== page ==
Addiction To Pain Killers



I have been in a lot of pain in the past 24 hours. As a runner, I have the privilege of experiencing a myriad of physical aliments associated with running on pavement (with the wrong shoes). First bursitis in my hip and now shin splints. Last night, I couldn’t run. My shins hurt so bad they felt like they were on fire. My feet were abnormally swollen, I felt fatigued and run down. And I thought to myself “This is not fun”.

I know I should get better shoes, ice my shins, stretch properly, run less, rest more and watch my sodium intake. All I kept thinking though was “I’m turning into my father.” Both my parents suffer from rheumatoid arthritis. I grew up listening to their pain stories.


Pain is a sophisticated story teller. One of those stories is about how my mother’s arthritis flared up at 19 and she was sent to a rehab for almost 30 days, pumped with steroids. And all of a sudden, my shins started to hurt more, and my heart started to pound and a puddle of embarrassing tears formed silently in my eyes. What a bummer!

This morning at the doctor’s office I rated my pain as a 10 out of 10. But then I started thinking, was it really that bad? See, the problem with pain is, it’s very subjective. We don’t have a pain “meter”. We rely on the patient’s subjective account of how much it hurts. I guarantee you, that rating feels correct.

My pain felt like a 10. But what makes my experience different from any other runner who has experienced shin splints, is my parent’s story and the fear of having the same painful fate. Fear. Fear is powerful. Fear can shoot your pain scale through the roof. You mind, your thinking is powerful. It will fuel physical pain like oxygen does fire, keeping it alive and roaring. When you are in physical pain, you are in emotional pain too.


That morning on the Diane Rehm show the topic was prescription drug abuse, with a focus on the Oxycontin epidemic. You can listen to it here. As usual Diane had invited an impressive panel of pain doctors, substance abuse experts and a sheriff. The debate was very interesting, informative and important. Then a heroin addict in recovery called and made the most important point in the whole show. He talked about emotional pain.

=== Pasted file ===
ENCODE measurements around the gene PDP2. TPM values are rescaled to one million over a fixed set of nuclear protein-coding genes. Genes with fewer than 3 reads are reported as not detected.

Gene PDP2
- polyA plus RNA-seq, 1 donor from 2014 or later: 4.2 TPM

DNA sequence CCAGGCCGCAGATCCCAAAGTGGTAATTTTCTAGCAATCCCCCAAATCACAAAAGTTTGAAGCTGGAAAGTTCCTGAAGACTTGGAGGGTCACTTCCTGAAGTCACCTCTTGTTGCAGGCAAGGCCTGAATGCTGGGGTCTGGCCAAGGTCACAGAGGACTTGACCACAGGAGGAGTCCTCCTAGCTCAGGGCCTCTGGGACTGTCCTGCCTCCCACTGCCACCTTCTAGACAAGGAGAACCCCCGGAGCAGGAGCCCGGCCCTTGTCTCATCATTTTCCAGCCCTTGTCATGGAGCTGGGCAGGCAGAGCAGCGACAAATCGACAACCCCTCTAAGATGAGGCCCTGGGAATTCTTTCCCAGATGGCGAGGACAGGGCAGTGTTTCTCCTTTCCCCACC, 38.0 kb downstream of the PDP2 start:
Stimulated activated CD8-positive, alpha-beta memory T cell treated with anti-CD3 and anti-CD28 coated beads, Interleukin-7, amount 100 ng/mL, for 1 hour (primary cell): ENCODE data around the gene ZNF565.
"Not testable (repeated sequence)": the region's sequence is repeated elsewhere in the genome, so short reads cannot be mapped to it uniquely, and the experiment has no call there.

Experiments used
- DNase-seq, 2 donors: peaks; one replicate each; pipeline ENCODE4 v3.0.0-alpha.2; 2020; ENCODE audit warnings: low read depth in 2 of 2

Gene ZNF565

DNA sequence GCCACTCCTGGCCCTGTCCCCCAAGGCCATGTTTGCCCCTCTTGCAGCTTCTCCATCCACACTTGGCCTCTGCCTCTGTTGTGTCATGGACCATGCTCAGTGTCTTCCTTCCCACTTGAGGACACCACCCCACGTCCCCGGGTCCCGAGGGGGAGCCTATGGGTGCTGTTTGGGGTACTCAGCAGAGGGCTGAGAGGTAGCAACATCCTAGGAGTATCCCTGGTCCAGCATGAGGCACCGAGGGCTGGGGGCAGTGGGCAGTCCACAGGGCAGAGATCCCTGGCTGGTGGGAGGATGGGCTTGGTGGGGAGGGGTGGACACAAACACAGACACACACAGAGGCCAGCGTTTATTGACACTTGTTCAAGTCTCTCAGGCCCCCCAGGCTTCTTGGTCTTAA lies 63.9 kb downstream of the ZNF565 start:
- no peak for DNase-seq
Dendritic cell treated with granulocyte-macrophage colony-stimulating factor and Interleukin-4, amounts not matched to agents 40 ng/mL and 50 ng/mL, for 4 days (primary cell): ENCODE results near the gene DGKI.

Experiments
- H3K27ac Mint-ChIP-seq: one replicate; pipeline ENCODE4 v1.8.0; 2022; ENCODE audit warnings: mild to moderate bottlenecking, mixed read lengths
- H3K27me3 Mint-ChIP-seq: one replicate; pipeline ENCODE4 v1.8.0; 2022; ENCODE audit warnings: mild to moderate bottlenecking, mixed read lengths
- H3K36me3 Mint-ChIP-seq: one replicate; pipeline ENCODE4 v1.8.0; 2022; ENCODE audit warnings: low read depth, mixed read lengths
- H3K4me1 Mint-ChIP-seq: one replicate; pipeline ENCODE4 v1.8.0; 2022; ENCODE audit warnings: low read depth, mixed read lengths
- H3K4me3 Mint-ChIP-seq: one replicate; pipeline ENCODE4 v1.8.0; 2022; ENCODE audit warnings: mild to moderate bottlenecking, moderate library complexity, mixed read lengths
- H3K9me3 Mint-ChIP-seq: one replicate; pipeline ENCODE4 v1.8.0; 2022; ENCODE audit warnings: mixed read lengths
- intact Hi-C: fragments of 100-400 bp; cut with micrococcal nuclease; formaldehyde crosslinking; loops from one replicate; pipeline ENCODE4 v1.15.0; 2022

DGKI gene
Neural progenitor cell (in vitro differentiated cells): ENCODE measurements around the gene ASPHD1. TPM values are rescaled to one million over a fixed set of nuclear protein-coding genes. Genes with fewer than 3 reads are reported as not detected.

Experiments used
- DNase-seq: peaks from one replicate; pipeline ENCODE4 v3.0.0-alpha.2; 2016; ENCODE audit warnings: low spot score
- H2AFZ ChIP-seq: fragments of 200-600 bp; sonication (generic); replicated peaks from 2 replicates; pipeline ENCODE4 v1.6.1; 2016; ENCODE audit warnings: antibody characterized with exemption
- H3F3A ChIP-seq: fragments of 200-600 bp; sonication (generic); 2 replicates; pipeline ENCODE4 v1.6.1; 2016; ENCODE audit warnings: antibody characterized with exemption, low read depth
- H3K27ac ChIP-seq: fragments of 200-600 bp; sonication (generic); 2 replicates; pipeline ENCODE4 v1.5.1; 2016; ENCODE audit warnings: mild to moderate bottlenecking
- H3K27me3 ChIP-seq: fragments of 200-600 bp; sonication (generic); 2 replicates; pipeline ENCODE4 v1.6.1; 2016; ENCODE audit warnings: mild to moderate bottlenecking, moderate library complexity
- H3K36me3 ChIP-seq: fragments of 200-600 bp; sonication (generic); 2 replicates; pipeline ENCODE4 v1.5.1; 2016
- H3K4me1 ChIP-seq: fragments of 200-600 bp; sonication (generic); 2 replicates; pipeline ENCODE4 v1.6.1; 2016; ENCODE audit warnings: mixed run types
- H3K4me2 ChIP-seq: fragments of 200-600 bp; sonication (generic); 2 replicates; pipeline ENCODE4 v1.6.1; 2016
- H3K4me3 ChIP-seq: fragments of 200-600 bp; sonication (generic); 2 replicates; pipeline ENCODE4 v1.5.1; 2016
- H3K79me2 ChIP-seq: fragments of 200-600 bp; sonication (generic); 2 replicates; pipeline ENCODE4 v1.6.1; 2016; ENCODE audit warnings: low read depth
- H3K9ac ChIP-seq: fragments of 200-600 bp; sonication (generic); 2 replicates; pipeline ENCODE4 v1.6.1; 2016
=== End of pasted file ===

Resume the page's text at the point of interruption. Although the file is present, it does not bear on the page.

Sure, we can do research and come up with telling statistics. We can blame Purdue or sue them for producing such an “evil” drug. We can talk about prevention, education and ways to decrease abuse and diversion while still helping people who suffer with chronic pain.

But are we talking enough about emotional pain?

In my years of experience working with people addicted to opiates, emotional pain is the one, single, most important aspect of their addiction and recovery. This is simply an observation, but emotional pain is the determining factor in whether or not that temporary prescription your dentist gave you for Hydrocodone is going to be just a pill or is going to turn into your love, you lifeline and ultimately your worst nightmare.

We are a pill popping society. The pharmaceutical companies and pill pushing doctors have perpetuated this “fast food” like culture of making your problems disappear. No one wants to talk about the underlying emotional problems. That’s a painful, grueling, long process. We can’t bare feeling exposed, powerless, weak, sad, lonely, fearful.

Many of my clients would initially talk about how their doctor didn’t warn them enough about the risks of becoming addicted and how a seemingly innocent prescription turned into something they needed to function every day. Even when they didn’t have any of the risk factors to becoming addicted such as biological/family predisposition or prior history, they became addicted.

After a year or so in therapy I saw a common thread in their stories. How the pills did more than just kill back pain, how they liked the way it made them feel and how that was an escape from their reality. They would slowly they start to open up about the emotional heartache and how they used to pills to numb, to forget.

Teenagers are the most at risk  of developing an addiction to prescription drugs. These pills are more available to them. Their parents believe they are safer because they are legal and a doctor is prescribing them. They often find these pills in the parents’ medicine cabinet.

But what else is happening in our families that we are not talking about? Why are we so afraid to expose our demons? So stubborn when it comes to change? What is the larger responsibility that our schools and communities have on this epidemic?

And most importantly, why aren’t we in therapy more?

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